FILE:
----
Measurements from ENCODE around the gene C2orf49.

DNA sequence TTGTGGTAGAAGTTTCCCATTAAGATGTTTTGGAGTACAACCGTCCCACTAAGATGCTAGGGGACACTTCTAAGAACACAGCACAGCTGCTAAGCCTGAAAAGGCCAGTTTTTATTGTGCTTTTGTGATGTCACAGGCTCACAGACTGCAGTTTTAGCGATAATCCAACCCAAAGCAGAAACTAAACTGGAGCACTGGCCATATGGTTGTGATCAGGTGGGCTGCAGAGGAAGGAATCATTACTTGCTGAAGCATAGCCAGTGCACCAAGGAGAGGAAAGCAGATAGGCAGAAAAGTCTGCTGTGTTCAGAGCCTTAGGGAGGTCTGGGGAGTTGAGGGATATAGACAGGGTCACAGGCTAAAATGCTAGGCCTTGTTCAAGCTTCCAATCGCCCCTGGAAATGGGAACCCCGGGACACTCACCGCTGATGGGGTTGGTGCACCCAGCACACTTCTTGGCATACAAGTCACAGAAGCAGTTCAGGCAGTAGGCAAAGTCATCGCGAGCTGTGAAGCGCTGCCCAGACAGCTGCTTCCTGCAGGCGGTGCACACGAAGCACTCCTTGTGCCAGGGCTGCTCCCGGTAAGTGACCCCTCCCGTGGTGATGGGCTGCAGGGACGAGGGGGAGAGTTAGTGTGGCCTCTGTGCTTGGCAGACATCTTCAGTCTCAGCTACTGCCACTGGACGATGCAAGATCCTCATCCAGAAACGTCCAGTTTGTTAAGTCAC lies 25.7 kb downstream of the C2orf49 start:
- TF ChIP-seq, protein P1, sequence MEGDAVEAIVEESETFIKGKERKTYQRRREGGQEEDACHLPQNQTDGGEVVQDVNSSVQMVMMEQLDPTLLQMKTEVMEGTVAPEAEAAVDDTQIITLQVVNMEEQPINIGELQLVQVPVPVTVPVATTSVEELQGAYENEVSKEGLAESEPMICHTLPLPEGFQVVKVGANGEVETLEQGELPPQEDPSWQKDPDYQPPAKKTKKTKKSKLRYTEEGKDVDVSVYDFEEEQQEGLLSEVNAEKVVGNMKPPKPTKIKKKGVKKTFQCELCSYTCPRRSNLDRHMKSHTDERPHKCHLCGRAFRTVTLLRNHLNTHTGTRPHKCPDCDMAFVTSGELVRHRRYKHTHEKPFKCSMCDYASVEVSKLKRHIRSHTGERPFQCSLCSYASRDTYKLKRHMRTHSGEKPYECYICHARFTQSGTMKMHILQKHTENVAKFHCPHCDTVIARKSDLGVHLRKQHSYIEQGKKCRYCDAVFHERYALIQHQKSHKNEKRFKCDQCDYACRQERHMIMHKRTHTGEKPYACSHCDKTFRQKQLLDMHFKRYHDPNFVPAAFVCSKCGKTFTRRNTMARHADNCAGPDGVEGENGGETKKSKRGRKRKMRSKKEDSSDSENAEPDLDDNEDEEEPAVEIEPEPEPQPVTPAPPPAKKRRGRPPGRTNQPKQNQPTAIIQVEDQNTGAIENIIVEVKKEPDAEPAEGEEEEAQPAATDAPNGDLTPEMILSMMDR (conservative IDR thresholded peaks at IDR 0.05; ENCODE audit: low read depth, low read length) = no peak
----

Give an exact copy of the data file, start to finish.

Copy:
Measurements from ENCODE around the gene C2orf49.

DNA sequence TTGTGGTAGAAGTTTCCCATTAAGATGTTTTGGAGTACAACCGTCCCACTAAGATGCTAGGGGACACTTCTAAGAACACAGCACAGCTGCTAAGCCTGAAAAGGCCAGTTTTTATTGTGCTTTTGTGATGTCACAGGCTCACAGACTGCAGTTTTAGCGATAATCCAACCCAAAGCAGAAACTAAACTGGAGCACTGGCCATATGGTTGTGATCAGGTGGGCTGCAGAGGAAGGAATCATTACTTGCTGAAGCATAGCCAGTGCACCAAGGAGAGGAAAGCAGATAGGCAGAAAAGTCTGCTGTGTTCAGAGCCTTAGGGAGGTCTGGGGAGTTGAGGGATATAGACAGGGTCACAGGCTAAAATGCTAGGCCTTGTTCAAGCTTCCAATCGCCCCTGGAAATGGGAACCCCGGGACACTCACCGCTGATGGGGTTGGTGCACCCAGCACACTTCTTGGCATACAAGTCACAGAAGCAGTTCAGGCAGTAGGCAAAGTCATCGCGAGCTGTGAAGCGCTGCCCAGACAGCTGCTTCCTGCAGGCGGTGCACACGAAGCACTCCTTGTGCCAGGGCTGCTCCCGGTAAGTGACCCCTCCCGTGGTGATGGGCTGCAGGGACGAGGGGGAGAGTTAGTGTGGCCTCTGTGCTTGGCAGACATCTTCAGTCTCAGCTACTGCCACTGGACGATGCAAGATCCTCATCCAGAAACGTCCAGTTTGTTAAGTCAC lies 25.7 kb downstream of the C2orf49 start:
- TF ChIP-seq, protein P1, sequence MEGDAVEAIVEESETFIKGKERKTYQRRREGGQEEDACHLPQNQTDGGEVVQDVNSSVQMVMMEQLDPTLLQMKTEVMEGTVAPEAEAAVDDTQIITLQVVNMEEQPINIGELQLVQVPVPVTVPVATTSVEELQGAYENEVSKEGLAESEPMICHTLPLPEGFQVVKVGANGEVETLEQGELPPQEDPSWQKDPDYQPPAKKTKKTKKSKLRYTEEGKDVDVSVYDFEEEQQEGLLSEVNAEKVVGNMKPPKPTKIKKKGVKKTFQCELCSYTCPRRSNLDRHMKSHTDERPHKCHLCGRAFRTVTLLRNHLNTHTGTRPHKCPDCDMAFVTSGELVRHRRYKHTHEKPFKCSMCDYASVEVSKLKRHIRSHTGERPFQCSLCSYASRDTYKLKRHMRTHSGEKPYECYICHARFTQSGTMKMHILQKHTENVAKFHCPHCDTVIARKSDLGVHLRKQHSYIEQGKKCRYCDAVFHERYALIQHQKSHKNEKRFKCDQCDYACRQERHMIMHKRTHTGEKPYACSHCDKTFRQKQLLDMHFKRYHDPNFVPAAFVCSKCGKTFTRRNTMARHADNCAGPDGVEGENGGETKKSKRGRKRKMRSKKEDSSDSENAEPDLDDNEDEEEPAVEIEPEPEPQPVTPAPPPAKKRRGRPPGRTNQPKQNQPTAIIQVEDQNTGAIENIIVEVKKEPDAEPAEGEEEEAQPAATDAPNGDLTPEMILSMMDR (conservative IDR thresholded peaks at IDR 0.05; ENCODE audit: low read depth, low read length) = no peak